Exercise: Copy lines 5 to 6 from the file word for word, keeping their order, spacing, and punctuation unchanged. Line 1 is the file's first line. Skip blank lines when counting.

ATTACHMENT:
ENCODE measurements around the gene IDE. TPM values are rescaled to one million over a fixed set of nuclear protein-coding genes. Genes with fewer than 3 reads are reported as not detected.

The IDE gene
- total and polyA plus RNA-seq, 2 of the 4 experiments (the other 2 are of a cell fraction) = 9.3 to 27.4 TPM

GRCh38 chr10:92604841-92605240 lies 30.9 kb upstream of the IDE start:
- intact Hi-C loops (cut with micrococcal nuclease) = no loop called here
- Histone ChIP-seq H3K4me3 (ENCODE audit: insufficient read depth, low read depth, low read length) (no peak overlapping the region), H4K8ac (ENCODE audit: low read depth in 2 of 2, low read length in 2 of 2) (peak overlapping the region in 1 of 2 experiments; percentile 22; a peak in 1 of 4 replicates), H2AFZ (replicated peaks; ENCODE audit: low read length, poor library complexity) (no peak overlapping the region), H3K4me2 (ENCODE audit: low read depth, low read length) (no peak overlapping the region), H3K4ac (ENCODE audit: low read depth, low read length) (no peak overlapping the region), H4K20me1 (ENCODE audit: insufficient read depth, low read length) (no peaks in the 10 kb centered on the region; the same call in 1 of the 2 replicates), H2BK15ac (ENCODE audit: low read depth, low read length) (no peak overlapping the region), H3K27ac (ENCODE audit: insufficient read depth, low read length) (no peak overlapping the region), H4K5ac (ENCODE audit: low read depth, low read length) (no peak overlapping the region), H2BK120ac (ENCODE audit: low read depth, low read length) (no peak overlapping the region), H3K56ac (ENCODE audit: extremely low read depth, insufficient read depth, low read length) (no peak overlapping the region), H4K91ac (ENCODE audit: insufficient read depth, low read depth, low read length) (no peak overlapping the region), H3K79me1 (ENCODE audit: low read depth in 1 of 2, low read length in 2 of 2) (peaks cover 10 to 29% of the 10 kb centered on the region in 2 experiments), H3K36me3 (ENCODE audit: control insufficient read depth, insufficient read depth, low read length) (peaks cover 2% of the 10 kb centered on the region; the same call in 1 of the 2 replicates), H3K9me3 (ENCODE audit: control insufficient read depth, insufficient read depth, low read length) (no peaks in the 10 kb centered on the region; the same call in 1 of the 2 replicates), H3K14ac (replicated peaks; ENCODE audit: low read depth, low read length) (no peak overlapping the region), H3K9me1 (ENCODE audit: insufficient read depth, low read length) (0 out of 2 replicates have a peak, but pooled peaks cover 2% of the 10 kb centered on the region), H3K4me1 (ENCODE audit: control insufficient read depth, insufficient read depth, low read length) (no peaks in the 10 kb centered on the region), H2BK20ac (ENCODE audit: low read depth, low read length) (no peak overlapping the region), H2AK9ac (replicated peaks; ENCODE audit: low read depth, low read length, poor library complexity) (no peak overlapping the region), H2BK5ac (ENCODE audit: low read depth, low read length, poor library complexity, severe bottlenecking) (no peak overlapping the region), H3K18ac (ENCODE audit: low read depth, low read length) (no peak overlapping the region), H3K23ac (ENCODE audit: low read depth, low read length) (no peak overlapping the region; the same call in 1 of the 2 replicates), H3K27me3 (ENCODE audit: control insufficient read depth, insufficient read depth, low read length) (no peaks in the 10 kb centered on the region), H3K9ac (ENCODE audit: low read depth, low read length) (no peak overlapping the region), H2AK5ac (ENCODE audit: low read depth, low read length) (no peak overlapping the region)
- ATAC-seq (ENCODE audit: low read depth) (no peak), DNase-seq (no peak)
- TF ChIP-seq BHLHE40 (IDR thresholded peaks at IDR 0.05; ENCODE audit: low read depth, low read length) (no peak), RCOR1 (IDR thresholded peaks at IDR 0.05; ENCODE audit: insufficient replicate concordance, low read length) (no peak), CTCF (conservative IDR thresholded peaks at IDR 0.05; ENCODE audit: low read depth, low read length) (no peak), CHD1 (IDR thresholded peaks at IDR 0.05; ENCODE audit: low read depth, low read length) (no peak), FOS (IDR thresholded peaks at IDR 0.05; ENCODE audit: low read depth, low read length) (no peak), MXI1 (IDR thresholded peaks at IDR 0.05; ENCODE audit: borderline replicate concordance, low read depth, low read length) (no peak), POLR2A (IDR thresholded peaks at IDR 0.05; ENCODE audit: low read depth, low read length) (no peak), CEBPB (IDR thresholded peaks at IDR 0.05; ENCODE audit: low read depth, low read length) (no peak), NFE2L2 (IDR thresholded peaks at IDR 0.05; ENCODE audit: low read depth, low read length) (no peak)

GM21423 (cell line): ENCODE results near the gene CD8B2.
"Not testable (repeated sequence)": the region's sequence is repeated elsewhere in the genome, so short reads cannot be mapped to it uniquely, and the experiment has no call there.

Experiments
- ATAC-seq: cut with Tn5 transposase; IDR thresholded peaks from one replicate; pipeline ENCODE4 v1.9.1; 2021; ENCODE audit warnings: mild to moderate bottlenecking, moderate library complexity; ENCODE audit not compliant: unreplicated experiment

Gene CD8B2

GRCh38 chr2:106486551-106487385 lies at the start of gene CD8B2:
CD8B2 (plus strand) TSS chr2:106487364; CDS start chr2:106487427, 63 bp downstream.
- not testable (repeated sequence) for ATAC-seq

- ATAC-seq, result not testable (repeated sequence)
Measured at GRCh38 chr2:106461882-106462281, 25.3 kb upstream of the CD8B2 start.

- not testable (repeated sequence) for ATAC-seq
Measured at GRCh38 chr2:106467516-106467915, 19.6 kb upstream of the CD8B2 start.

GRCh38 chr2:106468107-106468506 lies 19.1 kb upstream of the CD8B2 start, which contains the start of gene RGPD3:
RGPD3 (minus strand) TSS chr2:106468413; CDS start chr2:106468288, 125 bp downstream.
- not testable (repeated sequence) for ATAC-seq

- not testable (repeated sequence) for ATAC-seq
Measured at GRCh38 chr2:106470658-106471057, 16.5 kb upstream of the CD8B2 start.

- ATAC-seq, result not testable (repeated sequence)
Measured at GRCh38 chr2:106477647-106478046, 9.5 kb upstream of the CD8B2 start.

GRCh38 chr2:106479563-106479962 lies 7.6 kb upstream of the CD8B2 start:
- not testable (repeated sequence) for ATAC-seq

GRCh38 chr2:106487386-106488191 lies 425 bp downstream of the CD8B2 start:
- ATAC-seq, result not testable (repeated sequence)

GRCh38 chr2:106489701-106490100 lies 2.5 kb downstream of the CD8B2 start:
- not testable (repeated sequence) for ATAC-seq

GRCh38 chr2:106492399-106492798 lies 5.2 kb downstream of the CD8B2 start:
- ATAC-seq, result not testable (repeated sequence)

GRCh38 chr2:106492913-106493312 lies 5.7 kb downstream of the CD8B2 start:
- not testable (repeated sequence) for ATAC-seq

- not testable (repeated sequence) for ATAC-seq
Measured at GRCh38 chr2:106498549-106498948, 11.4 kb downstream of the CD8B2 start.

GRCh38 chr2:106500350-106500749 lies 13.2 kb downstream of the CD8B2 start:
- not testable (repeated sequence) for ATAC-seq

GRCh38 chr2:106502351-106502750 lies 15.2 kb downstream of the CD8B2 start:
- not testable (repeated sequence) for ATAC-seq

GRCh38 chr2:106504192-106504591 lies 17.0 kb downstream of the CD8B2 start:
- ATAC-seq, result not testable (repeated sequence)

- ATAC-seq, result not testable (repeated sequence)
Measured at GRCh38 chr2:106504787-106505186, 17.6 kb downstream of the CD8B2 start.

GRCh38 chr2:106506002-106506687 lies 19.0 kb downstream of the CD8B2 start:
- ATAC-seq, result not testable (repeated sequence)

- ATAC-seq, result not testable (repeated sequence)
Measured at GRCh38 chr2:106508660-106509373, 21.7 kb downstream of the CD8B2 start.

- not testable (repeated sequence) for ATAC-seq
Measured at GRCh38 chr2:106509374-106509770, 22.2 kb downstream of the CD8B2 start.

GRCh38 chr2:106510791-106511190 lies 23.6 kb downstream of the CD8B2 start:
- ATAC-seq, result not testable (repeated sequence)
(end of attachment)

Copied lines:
- intact Hi-C loops (cut with micrococcal nuclease) = no loop called here
- Histone ChIP-seq H3K4me3 (ENCODE audit: insufficient read depth, low read depth, low read length) (no peak overlapping the region), H4K8ac (ENCODE audit: low read depth in 2 of 2, low read length in 2 of 2) (peak overlapping the region in 1 of 2 experiments; percentile 22; a peak in 1 of 4 replicates), H2AFZ (replicated peaks; ENCODE audit: low read length, poor library complexity) (no peak overlapping the region), H3K4me2 (ENCODE audit: low read depth, low read length) (no peak overlapping the region), H3K4ac (ENCODE audit: low read depth, low read length) (no peak overlapping the region), H4K20me1 (ENCODE audit: insufficient read depth, low read length) (no peaks in the 10 kb centered on the region; the same call in 1 of the 2 replicates), H2BK15ac (ENCODE audit: low read depth, low read length) (no peak overlapping the region), H3K27ac (ENCODE audit: insufficient read depth, low read length) (no peak overlapping the region), H4K5ac (ENCODE audit: low read depth, low read length) (no peak overlapping the region), H2BK120ac (ENCODE audit: low read depth, low read length) (no peak overlapping the region), H3K56ac (ENCODE audit: extremely low read depth, insufficient read depth, low read length) (no peak overlapping the region), H4K91ac (ENCODE audit: insufficient read depth, low read depth, low read length) (no peak overlapping the region), H3K79me1 (ENCODE audit: low read depth in 1 of 2, low read length in 2 of 2) (peaks cover 10 to 29% of the 10 kb centered on the region in 2 experiments), H3K36me3 (ENCODE audit: control insufficient read depth, insufficient read depth, low read length) (peaks cover 2% of the 10 kb centered on the region; the same call in 1 of the 2 replicates), H3K9me3 (ENCODE audit: control insufficient read depth, insufficient read depth, low read length) (no peaks in the 10 kb centered on the region; the same call in 1 of the 2 replicates), H3K14ac (replicated peaks; ENCODE audit: low read depth, low read length) (no peak overlapping the region), H3K9me1 (ENCODE audit: insufficient read depth, low read length) (0 out of 2 replicates have a peak, but pooled peaks cover 2% of the 10 kb centered on the region), H3K4me1 (ENCODE audit: control insufficient read depth, insufficient read depth, low read length) (no peaks in the 10 kb centered on the region), H2BK20ac (ENCODE audit: low read depth, low read length) (no peak overlapping the region), H2AK9ac (replicated peaks; ENCODE audit: low read depth, low read length, poor library complexity) (no peak overlapping the region), H2BK5ac (ENCODE audit: low read depth, low read length, poor library complexity, severe bottlenecking) (no peak overlapping the region), H3K18ac (ENCODE audit: low read depth, low read length) (no peak overlapping the region), H3K23ac (ENCODE audit: low read depth, low read length) (no peak overlapping the region; the same call in 1 of the 2 replicates), H3K27me3 (ENCODE audit: control insufficient read depth, insufficient read depth, low read length) (no peaks in the 10 kb centered on the region), H3K9ac (ENCODE audit: low read depth, low read length) (no peak overlapping the region), H2AK5ac (ENCODE audit: low read depth, low read length) (no peak overlapping the region)